We drove from Gisenyi back to Kigali. En route we stopped briefly at an orphanage. We were ushered first into a room lined with a row of cribs where newborns were sleeping. In the next room infants were all being fed by several very dedicated women. The next room was filled with dozens of toddlers. As soon as we walked into the room, the children swarmed – competing for our attention and scrambling eagerly to be lifted up into our arms.
When we later debriefed our visit to the orphanage, some team members said it felt like a kind of voyeurism and that the visit made them feel like shit. I had a different experience though. The children showed me the purity and sincerity of the desire to be loved and to belong. As I picked up each child, I thought about how every one of them matters. Everyone longs to belong, to be affirmed, to be uplifted. How can I lift up others? What is the status of orphans in Canada? How can pro-lifers be more proactive in serving orphans in North America?
We continued our journey to Kigali, with a brief stop for beef samosas.
After lunch in Kigali we stopped at Camp Kigali and visited a memorial site commemorating ten Belgian soldiers who were killed. We drove by the president’s house and then arrived to Hotel Milles Collines.
The film “Hotel Rwanda” was inspired by events that took place during the genocide at Hotel Milles Collines. Also, I had begun reading the book “A Sunday at the Pool in Kigali” that morning and so it was amazing to, in the evening, be standing at that pool.
At Hotel Milles Collines we sat on the patio, ordered coffees, and then had a visit with an inspiring young man named Yannick. In 1994, Yannick was four years old. He told us that his childhood was idyllic. He had a loving family. “Initially, I had everything,” Yannick said, “But then, everything changed.”During the genocide, Yannick’s mother wanted to protect him from learning about the killings and so she told him that they were going to Grandma’s house for holidays. At first Yannick’s whole family was going to stick together, but then it was reasoned that the family should separate so that if anything happened to some members, the family would still be preserved somewhat.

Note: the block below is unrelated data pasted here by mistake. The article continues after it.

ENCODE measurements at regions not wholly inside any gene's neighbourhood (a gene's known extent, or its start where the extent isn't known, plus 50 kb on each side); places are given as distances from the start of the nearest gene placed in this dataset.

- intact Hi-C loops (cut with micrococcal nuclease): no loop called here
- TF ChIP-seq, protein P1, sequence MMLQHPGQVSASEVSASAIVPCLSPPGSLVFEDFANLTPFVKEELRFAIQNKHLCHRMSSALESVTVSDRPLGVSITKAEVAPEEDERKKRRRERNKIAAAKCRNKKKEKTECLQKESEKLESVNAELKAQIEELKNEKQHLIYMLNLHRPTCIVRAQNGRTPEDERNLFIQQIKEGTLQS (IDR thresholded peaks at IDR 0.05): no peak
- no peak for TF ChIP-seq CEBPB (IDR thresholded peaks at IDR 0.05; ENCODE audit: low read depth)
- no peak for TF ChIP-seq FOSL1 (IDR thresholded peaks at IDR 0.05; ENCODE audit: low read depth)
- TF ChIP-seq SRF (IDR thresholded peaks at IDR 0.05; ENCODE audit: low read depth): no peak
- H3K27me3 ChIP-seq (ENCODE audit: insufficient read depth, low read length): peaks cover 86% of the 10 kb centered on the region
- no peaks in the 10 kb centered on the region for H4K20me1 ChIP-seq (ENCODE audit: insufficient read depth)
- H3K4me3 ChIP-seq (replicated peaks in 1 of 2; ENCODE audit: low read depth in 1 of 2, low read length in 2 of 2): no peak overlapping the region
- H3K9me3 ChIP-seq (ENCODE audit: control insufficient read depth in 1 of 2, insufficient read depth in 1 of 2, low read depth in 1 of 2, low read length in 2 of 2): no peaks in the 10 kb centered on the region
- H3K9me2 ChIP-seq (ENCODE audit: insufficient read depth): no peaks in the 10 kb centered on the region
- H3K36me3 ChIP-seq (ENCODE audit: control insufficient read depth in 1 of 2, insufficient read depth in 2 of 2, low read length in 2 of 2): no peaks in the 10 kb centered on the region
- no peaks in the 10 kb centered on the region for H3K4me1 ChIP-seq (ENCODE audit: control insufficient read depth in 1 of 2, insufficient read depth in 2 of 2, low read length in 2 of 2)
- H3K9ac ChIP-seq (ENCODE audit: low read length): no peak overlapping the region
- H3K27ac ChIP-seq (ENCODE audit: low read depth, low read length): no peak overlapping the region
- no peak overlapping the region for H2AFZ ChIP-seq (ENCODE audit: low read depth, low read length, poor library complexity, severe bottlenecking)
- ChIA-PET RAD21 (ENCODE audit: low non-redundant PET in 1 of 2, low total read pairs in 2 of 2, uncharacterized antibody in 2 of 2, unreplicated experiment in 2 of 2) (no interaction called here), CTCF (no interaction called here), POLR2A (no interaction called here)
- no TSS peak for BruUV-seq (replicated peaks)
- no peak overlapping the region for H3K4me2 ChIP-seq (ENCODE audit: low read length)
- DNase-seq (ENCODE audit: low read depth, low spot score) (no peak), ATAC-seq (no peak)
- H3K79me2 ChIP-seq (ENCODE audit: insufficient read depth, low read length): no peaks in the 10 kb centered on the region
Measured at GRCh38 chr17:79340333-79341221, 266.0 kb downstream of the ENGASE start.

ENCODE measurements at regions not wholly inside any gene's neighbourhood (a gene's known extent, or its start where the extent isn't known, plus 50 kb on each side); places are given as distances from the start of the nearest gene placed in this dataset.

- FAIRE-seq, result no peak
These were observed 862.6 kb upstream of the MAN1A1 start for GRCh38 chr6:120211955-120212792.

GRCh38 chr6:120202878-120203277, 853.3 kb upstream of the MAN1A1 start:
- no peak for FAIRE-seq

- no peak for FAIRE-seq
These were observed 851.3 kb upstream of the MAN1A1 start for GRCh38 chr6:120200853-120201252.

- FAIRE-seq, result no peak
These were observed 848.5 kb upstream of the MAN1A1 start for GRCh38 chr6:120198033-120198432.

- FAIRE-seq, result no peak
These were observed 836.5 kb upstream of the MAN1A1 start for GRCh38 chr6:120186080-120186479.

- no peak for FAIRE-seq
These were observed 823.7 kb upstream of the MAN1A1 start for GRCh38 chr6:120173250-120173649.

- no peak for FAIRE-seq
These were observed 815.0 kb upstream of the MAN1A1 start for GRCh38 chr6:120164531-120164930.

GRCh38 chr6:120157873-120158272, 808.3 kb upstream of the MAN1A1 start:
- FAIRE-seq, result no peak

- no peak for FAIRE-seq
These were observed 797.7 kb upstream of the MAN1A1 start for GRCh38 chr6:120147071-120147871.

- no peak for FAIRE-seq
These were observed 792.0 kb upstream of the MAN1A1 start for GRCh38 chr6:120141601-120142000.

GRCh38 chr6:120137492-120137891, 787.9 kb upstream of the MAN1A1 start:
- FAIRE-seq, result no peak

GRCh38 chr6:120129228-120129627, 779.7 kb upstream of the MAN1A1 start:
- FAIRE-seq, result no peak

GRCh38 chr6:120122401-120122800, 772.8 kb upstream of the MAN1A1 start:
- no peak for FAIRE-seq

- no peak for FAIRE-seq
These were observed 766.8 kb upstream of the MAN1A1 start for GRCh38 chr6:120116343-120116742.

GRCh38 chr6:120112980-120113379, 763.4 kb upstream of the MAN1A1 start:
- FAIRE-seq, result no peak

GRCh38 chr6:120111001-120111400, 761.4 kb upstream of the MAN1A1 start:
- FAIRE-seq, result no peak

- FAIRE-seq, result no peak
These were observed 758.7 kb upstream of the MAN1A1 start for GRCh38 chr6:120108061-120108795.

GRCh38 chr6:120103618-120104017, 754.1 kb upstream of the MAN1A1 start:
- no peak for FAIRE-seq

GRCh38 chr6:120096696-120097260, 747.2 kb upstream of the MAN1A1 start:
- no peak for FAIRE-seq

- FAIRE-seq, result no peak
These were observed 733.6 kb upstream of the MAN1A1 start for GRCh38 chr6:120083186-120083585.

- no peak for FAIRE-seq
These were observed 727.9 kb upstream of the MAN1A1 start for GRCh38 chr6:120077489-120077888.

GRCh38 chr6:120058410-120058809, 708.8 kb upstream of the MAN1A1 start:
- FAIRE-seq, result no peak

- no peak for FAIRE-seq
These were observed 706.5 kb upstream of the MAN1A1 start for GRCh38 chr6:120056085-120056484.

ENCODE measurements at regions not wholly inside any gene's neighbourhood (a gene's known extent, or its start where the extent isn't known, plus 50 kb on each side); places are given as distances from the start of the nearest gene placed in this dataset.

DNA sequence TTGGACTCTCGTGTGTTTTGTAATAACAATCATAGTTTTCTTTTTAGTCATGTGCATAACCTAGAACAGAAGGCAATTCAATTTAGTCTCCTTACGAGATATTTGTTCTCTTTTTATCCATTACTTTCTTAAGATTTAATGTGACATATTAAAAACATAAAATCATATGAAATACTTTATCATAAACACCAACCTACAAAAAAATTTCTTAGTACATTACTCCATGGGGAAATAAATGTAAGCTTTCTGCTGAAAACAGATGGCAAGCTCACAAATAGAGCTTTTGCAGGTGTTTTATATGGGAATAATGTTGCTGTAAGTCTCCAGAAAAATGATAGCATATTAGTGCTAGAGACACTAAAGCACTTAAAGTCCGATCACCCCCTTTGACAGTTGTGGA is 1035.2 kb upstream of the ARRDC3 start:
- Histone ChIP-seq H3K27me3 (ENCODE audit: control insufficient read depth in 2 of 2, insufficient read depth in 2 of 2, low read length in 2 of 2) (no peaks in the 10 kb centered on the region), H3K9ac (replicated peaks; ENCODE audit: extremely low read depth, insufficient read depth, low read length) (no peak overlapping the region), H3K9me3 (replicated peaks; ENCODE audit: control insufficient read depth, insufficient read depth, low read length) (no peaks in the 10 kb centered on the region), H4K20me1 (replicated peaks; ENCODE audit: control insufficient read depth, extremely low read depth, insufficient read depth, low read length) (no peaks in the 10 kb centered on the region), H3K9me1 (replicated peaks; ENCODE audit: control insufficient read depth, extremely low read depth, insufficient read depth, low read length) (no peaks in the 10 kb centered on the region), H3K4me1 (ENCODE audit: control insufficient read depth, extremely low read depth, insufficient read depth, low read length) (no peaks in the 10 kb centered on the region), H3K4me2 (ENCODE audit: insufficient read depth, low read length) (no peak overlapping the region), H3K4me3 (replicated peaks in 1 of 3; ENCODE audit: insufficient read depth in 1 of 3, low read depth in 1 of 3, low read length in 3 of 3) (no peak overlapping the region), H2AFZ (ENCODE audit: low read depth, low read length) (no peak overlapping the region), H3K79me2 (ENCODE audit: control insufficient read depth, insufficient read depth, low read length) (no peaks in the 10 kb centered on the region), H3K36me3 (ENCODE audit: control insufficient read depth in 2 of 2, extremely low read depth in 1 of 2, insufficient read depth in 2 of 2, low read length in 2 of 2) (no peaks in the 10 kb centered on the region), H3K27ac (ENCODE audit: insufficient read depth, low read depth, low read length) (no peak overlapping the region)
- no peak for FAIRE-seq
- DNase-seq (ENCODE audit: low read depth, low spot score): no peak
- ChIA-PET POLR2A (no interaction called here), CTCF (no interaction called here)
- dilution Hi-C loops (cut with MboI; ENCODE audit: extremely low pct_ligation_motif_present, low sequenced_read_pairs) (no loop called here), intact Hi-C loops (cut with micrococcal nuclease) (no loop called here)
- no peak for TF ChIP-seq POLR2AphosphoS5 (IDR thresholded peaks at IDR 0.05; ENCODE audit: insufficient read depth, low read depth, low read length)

When the family divided, Yannick went with his mother. His father, three-year-old sister, and one-year-old brother separated. Yannick walked with his mother for three weeks with almost no food. He contrasted this experience to his childhood before the genocide during which he said that he had never walked more than twenty minutes and had always gotten three meals a day.Yannick’s mother tried to suppress her son’s endless questions about what was happening. They came upon a young man who Yannick’s family had cared for as a son, but this man said that he would kill her because she is a Tutsi. Yannick’s mother paid him money to not be killed by him.
Meanwhile, Yannick’s little sister had been found by a Hutu woman who had taken her in. In an attempt to mitigate risk, the Hutu woman hid the girl in a deep well where she survived for two months before being rescued. “A dog found a kid who looked dead in the well and it was my baby sister,” explained Yannick.
Yannick’s grandfather was killed and his body was put in a latrine. Houses were burned. Animals were stolen. Yannick’s infant brother was smashed against a wall and his grandmother was forced to drink the baby’s blood. Yannick is my age. I marveled at his courage in telling us his story. His strength is incredible.
Yannick’s father was in the RPF and helped to end the genocide. However, the first time that Yannick saw his father again was 1996.
Yannick told us that, as he grew up, he wanted to learn everything. When he was eleven-years-old he decided to help prevent genocide from ever happening again. He realized that his key resource was his time and so he began volunteering and working to combat bullying. “If you start bullying each other, then you’ll start killing each other,” Yannick said urgently.
I asked Yannick whether or not he forgave the killers. He said that hating the killers was killing him and so he made a choice to forgive and has to consciously continue to affirm that decision in order to continue healing. He says, “I realized that you can’t put the country together with hatred.”
Recently Yannick completed an internship during which he managed Rwandan President Paul Kagame’s twitter. “I don’t fear any door,” he said, “I always knock and then I walk through.” There was no internship position, but he sent a letter and resume to the president and got a job.
Yannick says that Rwanda is a school where people can come and learn important lessons. What can we learn from the genocide against Tutsi? How can you take responsibility and make a difference in your community? What can we learn from Yannick about courage, service, and forgiveness?
In gratitude for their support of this trip, this post is dedicated to Jana Drapal and the Diocesan Office of Social Justice in Calgary.